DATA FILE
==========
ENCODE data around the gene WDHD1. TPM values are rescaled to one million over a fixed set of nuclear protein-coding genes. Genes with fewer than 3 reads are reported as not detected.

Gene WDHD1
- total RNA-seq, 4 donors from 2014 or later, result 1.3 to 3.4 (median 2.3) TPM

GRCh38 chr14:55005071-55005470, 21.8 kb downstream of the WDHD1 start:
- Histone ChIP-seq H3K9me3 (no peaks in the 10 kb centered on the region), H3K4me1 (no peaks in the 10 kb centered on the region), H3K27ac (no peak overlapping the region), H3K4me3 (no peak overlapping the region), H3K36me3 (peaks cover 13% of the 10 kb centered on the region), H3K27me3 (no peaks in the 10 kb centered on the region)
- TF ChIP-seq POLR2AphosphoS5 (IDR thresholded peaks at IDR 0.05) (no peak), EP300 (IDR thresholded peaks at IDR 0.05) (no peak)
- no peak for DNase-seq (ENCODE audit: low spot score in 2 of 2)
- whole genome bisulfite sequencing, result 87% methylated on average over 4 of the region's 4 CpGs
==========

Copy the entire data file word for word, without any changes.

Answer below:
ENCODE data around the gene WDHD1. TPM values are rescaled to one million over a fixed set of nuclear protein-coding genes. Genes with fewer than 3 reads are reported as not detected.

Gene WDHD1
- total RNA-seq, 4 donors from 2014 or later, result 1.3 to 3.4 (median 2.3) TPM

GRCh38 chr14:55005071-55005470, 21.8 kb downstream of the WDHD1 start:
- Histone ChIP-seq H3K9me3 (no peaks in the 10 kb centered on the region), H3K4me1 (no peaks in the 10 kb centered on the region), H3K27ac (no peak overlapping the region), H3K4me3 (no peak overlapping the region), H3K36me3 (peaks cover 13% of the 10 kb centered on the region), H3K27me3 (no peaks in the 10 kb centered on the region)
- TF ChIP-seq POLR2AphosphoS5 (IDR thresholded peaks at IDR 0.05) (no peak), EP300 (IDR thresholded peaks at IDR 0.05) (no peak)
- no peak for DNase-seq (ENCODE audit: low spot score in 2 of 2)
- whole genome bisulfite sequencing, result 87% methylated on average over 4 of the region's 4 CpGs